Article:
Archdiocese prepares for annual appeal

January 29, 2013

HOUSTON — Last October, Pope Benedict XVI inaugurated this as the “Year of Faith,” which calls all Catholics to deepen their understanding of the true faith and to develop their personal holiness to the highest degree possible. This gift of faith is given in and through the community of the Church.

Thousands of parishioners in the Archdiocese of Galveston-Houston are called to demonstrate their gift of faith by supporting Daniel Cardinal DiNardo’s annual Diocesan Services Fund (DSF). The theme for the 2013 appeal, which begins the weekend of Feb. 2 and 3, is “Faith Working Through Love,” based on Galatians 5:6, which states:
“Bear one another’s burdens. And therefore you will fulfill…What is required of you in Christ.” 
“Our DSF theme is based on a beautiful reflection of Paul to the Galatian’s where we are asked to bear one another’s burdens,” said Cardinal DiNardo in a video to parishioners. “One of the ways we can have our acts of charity and carry other’s burdens is by supporting DSF. This is our faith working through love.”

This year’s DSF goal is $13,147,360. All funds raised through DSF are spent within Archdiocesan boundaries, with the exception of support for the Church’s missions in Guatemala. No funds are spent on general administrative expenses of the Chancery offices.

Through DSF, local Catholics have an opportunity to support 60-plus diocesan organizations and charitable ministries that receive much-needed financial resources. Despite tough economic times last year, the Archdiocese witnessed a strong response by area faithful through DSF. 

“Within the Archdiocese of Galveston-Houston, many individuals and families continue to experience personal hardship due to various social circumstances and economic downturn,” said Cardinal DiNardo. “The ministries supported by the Diocesan Services Fund are able to assist those who need them because of the generosity of parishioners like you who contribute to DSF.”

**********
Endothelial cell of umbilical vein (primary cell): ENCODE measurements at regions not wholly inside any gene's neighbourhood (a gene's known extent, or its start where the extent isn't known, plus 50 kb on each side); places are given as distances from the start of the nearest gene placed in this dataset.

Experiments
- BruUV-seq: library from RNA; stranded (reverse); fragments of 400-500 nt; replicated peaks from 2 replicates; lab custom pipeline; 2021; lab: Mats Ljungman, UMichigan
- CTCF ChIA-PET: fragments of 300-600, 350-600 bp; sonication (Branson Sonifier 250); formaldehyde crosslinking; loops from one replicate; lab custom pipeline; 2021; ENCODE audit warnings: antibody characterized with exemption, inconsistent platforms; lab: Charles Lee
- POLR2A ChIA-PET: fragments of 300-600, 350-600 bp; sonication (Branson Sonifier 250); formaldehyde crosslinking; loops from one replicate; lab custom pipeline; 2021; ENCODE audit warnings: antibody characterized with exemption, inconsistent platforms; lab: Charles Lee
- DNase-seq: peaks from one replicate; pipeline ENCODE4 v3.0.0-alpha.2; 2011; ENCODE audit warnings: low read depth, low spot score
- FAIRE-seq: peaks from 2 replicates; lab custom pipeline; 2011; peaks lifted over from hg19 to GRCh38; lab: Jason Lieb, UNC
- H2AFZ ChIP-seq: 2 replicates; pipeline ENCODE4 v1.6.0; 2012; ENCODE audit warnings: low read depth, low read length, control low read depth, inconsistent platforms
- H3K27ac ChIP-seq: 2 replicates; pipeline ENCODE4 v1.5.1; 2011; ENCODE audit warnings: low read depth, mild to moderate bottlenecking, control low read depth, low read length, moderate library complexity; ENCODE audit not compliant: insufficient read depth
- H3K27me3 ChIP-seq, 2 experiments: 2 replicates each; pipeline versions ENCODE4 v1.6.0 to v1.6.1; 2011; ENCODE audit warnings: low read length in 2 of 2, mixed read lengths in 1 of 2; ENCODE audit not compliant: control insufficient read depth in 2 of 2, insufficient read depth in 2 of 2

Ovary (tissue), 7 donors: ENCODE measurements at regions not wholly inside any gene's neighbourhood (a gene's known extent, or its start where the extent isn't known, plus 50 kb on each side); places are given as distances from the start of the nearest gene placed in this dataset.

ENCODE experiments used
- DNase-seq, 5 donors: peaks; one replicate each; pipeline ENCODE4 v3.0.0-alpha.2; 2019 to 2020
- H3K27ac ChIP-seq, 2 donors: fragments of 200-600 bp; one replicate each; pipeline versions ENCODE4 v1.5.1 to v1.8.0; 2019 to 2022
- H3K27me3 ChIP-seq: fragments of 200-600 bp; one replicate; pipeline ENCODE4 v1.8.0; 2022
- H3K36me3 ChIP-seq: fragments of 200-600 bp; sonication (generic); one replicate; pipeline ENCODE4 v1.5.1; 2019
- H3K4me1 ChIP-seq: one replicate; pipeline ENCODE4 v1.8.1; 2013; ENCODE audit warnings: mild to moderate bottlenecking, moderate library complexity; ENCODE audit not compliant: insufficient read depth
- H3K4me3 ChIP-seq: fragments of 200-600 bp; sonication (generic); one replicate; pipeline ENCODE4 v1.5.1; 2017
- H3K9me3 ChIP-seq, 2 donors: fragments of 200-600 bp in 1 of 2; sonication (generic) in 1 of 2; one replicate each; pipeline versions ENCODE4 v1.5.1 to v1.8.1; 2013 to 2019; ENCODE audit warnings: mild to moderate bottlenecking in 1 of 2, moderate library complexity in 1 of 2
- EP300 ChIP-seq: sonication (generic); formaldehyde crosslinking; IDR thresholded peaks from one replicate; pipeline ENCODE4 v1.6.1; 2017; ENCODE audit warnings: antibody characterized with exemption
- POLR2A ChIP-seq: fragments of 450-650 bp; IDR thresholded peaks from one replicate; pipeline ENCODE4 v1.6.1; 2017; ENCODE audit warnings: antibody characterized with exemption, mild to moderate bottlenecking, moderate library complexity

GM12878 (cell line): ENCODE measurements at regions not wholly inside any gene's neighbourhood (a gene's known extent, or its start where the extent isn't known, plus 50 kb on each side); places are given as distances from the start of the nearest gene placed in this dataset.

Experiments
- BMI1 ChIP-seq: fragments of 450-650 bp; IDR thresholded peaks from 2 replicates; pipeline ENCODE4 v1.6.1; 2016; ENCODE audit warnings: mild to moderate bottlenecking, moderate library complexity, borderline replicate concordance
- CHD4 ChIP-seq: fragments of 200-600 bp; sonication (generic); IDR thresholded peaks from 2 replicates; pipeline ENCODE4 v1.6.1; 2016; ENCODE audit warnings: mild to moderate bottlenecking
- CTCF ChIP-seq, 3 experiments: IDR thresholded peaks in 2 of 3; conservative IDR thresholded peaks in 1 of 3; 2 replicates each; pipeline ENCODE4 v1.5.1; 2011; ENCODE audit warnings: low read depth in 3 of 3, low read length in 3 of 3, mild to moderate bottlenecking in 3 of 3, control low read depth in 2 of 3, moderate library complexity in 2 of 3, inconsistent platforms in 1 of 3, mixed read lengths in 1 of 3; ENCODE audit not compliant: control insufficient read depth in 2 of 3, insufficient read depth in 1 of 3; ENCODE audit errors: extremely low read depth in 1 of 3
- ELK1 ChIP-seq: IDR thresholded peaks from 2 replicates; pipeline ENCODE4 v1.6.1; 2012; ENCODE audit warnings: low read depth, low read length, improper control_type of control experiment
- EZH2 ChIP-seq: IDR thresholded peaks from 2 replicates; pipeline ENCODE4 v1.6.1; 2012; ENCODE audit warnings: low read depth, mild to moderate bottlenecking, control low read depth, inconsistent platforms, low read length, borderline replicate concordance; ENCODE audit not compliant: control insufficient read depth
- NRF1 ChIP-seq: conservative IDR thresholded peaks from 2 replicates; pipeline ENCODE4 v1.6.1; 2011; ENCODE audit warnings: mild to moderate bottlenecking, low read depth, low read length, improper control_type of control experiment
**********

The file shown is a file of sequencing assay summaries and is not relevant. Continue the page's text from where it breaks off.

Success stories, like Pakistani refugee Julie Aftab, who was brought to the United States after two men attacked her and threw battery acid on her face and body because she refused to denounce her belief in Jesus Christ, are examples of the impact DSF donations have on people’s lives.

That attack happened when she was only 16 years old in Faisalabad, Pakistan. She received asylum to the United States in 2004. After receiving medical care in Texas, where she continues undergo surgeries, she was recently sworn in as a U.S. citizen.

Houston resettlement agencies such as Catholic Charities of Galveston-Houston ensure refugees are introduced to the society; children are enrolled in school and employable adults find employment and attend English classes. The DSF fund pays for these services.

“I’d like to thank God and all the people who donated to DSF. For them it’s just a little bit of money, but for me it’s a second chance,” Aftab said.

For more than 90 years, San José Clinic has been providing health care to more than 4,000 hardworking Houstonians and their families who do not have access to insurance. These are kids who need to get back to school, moms who need to stay healthy to take care of their families and dads who need to get back to work. 

“Our services include primary and specialty medical and dental care as well as laboratory, radiology and pharmacy services,” Paule Anne Lewis, president and chief executive officer of San José Clinic, said. “We are grateful for the Archdiocese of Galveston-Houston’s investment, as it ensures our continued growth and enables us to address the community-wide health care crisis. Together, we are building a healthier community.” 

Katherine Bingham, director of the Archdiocesan Office of Aging, said, “Each of us represents the hands of Christ in the everyday world. Each of us has gifts and talents we share with our family, our community and our church but we can’t be everywhere at once.”

The Office of Aging, also DSF funded, assists parishes in setting up programs for the benefit of older adults, offers workshops on aging issues and acts as an advocate on elder issues in the community. 

“We provide referral information when an aging parent can no longer live alone or when a parishioner is struggling with their duties as a family caregiver,” Bingham said. “It’s about putting our faith in action.”

Roberto Navarro, director of the Archdiocesan Office of Young Adult and Campus Ministry, said young adults are the future of the Church. 
“In the last five years the Adult and Campus Ministry has grown tremendously. Programs have grown 250%,” he said. “Because of that reason alone, it is important that we invest into reaching those young adults that are part of our Archdiocese.”

These and all the other ministries are examples of ways to reach out to those that are in most need in our community. The achievement of the annual DSF goal ensures these ministries continue to thrive.

For more information, please visit to view the video for DSF. For a list of ministries supported by DSF, click here. To donate, click here.